PARENTS

What Parents Can Do To Cope With Grandparents Who Compete Over Their Grandkids

They can get particularly competitive during the holidays.

12/01/2017 11:23 EST | Updated 12/01/2017 11:23 EST

It's common for grandparents to spoil their grandchildren. After raising their own kids using restraint, they are ready to let loose on the next generation. And, with so many children living in blended families today, it's possible for kids to have a whole lot of grandparents going overboard in their life.

Grandparents are not immune to feelings of jealousy either. Perhaps one set of grandparents live in the same town and see their grandkids every week, while the other set is further away and may only see their family once or twice a year. A closeness can develop between some kids and some grandparents, leaving the others feeling marginalized.

Getty Images

Some grandparents are more wealthy and can afford extravagant gifts for their grandkids, while others are struggling on retirement pensions. This difference in income can create a tension as the lower income grandparents may be concerned that they cannot provide for their grandkids in the same way as their well-off counterparts.

In fact, sometimes grandparents turn their envy and jealousy into a competition in order to try and keep up with the other grandparents. This competition can be even more pronounced during the holidays when gifts are exchanged.

So, what's a parent to do to settle the one-upmanship between grandparents? Here are my five solutions:

Assure them they are still loved

As silly as it sounds, you need to treat this competitiveness in much the same way you handle siblings who compete. Remind both sets of grandparents that you and your children love them all very much and each relationship is special and has its own unique and special qualities.

Disconnect love from consumerism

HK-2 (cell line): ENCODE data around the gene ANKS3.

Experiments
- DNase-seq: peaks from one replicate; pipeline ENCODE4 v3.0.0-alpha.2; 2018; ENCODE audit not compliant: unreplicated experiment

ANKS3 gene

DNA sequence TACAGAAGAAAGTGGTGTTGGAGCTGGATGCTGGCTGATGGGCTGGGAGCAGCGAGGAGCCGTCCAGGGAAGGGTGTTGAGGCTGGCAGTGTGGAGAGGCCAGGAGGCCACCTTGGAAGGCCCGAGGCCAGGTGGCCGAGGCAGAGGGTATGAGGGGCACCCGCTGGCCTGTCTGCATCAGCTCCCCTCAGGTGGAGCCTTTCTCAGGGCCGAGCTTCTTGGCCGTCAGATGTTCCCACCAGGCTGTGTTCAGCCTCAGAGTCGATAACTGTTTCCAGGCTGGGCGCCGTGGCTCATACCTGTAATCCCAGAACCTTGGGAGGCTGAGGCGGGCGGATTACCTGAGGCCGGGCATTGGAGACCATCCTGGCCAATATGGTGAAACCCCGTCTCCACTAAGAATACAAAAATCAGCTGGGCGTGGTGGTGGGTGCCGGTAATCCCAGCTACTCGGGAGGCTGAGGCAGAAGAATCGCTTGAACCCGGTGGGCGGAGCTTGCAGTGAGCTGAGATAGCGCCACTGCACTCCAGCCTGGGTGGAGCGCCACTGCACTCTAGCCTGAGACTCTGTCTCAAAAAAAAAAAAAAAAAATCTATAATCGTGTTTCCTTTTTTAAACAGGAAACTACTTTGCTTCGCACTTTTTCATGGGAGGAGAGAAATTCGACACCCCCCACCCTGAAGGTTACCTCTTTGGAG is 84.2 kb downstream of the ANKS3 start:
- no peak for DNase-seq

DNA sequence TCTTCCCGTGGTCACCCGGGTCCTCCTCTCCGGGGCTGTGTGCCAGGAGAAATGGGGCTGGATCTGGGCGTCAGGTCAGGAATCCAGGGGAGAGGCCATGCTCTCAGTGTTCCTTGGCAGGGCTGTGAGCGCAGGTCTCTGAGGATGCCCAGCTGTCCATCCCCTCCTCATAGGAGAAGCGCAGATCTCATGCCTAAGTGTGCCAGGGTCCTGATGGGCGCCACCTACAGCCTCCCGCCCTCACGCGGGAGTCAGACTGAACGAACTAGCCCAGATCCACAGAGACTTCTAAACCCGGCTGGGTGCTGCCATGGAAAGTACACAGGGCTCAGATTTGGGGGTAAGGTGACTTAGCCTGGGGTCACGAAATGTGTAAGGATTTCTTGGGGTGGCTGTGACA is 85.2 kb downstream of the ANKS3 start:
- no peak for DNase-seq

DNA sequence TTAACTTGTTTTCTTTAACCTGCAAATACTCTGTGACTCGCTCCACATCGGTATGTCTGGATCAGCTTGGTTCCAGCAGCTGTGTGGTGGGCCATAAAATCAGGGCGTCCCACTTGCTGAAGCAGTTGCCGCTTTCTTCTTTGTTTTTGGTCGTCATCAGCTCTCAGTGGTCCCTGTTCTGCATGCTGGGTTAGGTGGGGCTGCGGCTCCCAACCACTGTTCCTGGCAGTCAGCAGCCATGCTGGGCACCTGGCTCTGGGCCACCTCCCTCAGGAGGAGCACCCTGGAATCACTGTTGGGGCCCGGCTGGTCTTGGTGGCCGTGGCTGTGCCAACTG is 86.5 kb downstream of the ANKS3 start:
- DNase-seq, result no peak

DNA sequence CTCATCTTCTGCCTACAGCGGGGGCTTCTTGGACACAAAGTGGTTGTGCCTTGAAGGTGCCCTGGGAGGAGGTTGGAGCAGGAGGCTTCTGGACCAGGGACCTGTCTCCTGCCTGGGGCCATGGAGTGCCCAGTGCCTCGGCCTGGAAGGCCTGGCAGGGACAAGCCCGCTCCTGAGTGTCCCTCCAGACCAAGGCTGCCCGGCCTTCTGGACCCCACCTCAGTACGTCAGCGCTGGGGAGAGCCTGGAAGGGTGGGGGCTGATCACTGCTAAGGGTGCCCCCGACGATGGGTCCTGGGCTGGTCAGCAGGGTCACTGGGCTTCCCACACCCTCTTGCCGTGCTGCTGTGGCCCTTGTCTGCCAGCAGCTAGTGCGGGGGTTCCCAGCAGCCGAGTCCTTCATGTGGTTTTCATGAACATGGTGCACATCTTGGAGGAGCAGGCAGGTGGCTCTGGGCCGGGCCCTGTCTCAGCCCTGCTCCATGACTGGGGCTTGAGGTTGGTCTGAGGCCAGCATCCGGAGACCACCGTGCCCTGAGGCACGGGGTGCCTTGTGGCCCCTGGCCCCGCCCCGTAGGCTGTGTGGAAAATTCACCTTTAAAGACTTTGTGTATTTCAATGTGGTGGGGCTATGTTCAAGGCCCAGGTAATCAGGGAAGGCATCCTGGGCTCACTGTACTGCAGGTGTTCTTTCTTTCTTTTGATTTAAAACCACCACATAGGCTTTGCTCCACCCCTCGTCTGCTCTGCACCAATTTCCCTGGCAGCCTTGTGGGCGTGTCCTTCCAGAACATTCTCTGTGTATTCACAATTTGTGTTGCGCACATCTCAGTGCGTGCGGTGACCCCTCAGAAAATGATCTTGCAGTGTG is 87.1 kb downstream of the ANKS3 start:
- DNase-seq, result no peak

Be sure to reinforce the idea that love cannot be bought, and is not related to material gifts. If Grandma and Grandpa want to build a good relationship with your children, help them find ways your kids would best like to connect. Skype calls, playing online games together, being Snapchat friends, keeping memory albums, or sharing a hobby are all great ways to stay connected.

Making memories and interacting is what counts, and if you are creative, you can find a way!

Request a cap on holiday gifts

Sometimes it can help to put a reasonable, agreed upon spending cap on holiday gifts. Explain to grandparents that if they feel so compelled to give more, the additional funds can be placed in a savings account for the kids' post-secondary education.

Manage the kids

You are not responsible for grandparents' behaviour, but you are responsible for parenting your children.

Children can accidentally hurt the feelings of a grandparent by showing favouritism to one grandparent. For example, they may give effusive attention to one, or make statements like, "We always get the best gifts from you!"

Teach your children manners and empathy for the feelings of others. Read them stories which teach the concept that more wealth and more stuff doesn't mean more love or personal worth.

Help them get to know one another

Often the grandparents don't know one another. By inviting them to spend time together, you are helping to build a relationship between the grandparents which can ease any feelings of threat or competitiveness.

Finally, on a personal note, as someone who has lost both parents before my children could know them at all, try to keep perspective. These are truly nice problems to have.

Also on HuffPost: